Clinical Gait Analysis and Its Role in Treatment Decision-Making

Roy B. Davis, III, PhD, Sylvia Õunpuu, MSc, Peter A. DeLuca, MD, Mark J. Romness, MD


August 14, 2002

How Are Gait Data Interpreted?

The process of gait data collection, as described above, yields the following:

  • video recordings,

  • clinical measures,

  • stride and temporal gait data, such as step length, cadence, and walking speed,

  • three-dimensional joint and segment motion plots (kinematics),

  • three-dimensional joint torque or moment and power (kinetics) results,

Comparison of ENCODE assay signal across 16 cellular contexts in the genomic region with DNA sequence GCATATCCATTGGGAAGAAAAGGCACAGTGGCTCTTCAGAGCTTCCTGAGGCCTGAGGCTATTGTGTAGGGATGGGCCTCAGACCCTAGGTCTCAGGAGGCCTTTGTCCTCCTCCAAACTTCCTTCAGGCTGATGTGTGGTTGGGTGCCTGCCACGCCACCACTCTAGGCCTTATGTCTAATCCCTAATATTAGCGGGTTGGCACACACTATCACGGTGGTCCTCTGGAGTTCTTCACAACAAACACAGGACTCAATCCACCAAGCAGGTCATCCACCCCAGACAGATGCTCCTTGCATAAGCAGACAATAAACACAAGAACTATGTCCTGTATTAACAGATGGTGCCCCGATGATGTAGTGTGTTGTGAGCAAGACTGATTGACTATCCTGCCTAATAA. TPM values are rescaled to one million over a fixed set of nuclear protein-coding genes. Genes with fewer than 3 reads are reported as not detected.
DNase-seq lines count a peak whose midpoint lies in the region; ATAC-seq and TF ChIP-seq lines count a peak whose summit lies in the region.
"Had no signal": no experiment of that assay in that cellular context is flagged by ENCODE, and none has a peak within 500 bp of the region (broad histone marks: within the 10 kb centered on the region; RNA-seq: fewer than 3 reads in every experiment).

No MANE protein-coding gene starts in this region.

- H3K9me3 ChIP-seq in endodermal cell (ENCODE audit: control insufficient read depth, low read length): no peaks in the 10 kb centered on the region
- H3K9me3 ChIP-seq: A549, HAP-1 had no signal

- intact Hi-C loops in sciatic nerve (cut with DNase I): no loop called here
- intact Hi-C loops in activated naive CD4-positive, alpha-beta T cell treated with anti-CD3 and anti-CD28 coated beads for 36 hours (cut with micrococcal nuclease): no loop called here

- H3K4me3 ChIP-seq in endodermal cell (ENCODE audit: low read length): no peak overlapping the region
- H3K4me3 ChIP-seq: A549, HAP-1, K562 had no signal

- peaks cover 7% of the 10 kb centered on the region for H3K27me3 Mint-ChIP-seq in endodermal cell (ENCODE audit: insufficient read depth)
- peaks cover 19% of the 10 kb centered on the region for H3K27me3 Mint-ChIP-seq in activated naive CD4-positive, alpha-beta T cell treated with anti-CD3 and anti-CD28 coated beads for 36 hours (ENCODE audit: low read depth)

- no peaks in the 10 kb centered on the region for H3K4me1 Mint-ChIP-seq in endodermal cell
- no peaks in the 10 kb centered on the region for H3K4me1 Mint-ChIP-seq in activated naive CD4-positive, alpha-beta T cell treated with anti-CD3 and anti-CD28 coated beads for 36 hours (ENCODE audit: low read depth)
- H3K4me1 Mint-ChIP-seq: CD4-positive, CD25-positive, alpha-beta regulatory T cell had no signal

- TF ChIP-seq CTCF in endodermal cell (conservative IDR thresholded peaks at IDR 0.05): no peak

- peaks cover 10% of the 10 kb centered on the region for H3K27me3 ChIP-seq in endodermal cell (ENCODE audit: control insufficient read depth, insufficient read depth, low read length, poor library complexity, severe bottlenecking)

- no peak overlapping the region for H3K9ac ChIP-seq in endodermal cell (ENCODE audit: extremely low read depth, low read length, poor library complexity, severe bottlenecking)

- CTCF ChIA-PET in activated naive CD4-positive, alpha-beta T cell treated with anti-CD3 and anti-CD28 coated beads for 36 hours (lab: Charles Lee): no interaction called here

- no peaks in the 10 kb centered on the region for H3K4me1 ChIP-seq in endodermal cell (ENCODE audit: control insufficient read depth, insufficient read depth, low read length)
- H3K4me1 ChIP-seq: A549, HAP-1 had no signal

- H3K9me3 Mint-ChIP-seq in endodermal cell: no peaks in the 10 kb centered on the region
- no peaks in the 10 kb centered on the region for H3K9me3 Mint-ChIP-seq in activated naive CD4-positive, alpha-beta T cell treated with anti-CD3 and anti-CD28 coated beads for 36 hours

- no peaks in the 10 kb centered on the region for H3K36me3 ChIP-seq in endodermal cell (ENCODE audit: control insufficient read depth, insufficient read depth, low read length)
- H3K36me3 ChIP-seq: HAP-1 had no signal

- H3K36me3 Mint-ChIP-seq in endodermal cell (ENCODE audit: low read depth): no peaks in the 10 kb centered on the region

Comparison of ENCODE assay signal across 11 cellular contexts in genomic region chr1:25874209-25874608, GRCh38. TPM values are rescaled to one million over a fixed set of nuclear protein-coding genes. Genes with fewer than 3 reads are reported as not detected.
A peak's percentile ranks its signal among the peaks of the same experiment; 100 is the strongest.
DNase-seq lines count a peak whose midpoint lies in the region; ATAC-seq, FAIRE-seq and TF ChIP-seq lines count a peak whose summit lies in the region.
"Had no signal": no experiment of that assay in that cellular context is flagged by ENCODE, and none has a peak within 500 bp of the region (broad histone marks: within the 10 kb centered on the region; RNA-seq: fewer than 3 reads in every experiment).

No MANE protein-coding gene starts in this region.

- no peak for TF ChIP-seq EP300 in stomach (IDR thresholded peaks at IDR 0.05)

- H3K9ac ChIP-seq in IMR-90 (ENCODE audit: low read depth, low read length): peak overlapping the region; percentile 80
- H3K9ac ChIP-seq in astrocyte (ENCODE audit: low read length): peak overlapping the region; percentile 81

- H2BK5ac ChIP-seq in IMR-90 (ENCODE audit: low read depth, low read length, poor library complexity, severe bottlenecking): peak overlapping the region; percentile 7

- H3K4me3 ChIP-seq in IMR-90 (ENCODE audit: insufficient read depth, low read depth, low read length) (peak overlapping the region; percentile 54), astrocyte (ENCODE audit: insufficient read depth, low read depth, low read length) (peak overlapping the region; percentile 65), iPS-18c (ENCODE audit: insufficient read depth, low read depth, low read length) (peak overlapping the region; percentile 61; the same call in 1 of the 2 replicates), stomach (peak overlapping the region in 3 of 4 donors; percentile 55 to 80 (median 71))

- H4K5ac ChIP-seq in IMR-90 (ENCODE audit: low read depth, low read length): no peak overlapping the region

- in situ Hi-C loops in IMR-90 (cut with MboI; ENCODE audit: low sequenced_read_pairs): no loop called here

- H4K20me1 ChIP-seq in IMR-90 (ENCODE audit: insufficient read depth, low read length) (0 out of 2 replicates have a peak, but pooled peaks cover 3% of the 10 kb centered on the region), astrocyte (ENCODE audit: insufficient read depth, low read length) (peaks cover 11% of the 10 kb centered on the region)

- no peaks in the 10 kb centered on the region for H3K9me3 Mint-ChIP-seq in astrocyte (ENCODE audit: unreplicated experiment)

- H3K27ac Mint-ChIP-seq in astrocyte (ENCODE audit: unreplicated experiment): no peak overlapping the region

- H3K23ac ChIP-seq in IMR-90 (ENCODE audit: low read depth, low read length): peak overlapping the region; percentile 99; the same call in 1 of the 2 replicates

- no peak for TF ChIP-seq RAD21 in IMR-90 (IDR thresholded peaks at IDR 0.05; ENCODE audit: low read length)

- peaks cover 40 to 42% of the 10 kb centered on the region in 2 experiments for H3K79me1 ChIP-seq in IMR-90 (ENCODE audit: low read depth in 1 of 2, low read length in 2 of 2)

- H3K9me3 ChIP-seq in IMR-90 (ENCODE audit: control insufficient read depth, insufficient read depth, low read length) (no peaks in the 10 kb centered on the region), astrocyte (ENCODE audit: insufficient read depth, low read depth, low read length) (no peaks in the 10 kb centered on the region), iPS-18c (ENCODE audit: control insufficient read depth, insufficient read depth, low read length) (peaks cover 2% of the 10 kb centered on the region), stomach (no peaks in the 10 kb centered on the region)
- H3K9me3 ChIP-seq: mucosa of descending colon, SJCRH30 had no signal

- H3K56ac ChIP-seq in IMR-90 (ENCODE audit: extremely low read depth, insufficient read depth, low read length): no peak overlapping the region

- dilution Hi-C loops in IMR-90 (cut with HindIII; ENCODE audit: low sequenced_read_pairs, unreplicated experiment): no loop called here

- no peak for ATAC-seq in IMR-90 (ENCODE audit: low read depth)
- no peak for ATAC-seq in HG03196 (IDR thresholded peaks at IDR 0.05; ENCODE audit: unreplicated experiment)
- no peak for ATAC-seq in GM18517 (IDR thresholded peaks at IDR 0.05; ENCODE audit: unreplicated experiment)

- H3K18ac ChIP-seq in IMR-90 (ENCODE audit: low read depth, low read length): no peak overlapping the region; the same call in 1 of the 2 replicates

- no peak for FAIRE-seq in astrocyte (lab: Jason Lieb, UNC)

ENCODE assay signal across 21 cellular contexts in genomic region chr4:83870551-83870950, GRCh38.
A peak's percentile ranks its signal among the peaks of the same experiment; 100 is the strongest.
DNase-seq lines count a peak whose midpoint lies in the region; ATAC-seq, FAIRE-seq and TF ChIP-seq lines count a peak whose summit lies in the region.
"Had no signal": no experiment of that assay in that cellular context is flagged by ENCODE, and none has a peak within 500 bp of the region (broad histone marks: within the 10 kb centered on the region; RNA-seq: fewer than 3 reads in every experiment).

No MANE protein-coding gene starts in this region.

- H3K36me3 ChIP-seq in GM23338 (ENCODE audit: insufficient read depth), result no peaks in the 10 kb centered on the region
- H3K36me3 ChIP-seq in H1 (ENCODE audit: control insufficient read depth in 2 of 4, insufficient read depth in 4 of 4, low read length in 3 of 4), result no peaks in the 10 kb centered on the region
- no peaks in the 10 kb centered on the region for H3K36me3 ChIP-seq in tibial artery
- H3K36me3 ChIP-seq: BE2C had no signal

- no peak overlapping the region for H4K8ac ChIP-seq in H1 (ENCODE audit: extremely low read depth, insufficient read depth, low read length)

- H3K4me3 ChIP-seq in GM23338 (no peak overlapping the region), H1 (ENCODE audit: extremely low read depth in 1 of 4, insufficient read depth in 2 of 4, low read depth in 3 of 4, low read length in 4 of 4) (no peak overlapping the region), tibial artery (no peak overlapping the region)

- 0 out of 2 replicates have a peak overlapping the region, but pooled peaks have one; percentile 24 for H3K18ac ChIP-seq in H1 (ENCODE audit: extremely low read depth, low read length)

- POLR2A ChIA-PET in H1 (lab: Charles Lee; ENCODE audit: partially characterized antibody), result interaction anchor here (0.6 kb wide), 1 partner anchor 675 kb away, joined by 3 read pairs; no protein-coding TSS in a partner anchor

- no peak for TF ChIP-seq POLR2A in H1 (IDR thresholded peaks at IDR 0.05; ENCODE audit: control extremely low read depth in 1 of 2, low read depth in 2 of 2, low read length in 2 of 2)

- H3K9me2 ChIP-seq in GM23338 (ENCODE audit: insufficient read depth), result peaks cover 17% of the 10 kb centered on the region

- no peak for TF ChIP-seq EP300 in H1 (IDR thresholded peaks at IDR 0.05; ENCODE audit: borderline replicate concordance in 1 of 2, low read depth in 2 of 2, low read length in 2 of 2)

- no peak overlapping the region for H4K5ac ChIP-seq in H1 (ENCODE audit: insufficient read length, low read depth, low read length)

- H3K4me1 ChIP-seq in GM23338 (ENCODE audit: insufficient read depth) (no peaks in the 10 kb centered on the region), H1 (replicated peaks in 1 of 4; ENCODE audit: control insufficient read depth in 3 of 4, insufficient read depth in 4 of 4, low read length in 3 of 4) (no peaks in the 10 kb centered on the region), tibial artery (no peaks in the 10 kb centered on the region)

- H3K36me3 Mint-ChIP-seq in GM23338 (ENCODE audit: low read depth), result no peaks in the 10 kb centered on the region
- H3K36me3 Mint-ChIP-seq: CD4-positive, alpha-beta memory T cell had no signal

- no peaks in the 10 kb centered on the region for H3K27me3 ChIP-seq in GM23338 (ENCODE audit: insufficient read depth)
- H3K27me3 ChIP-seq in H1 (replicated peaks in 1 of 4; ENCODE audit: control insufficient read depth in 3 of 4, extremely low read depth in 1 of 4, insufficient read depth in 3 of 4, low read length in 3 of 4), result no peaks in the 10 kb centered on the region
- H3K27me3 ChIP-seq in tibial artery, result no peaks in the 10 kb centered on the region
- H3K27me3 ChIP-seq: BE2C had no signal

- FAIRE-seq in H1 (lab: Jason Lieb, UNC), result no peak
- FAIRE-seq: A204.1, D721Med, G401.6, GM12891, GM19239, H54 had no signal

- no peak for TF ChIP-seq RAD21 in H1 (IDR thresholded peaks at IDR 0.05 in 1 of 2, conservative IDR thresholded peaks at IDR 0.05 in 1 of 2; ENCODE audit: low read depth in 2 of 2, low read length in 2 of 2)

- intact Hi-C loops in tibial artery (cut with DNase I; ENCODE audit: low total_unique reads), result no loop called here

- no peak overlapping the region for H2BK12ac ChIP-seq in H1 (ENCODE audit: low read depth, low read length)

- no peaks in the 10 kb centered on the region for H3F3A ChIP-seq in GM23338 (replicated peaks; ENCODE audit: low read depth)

• electromyographic (EMG) tracings, and

  • a measurement of metabolic energy expenditure.

These parameters are then evaluated to identify abnormalities using a database of normal ambulators and knowledge of normal gait biomechanics as baseline. Deviations from normal are always interpreted in the context of their relative impact on gait function. These multiple sources of data provide useful redundancy, allowing corroborating information to be identified and conflicting observations to be understood.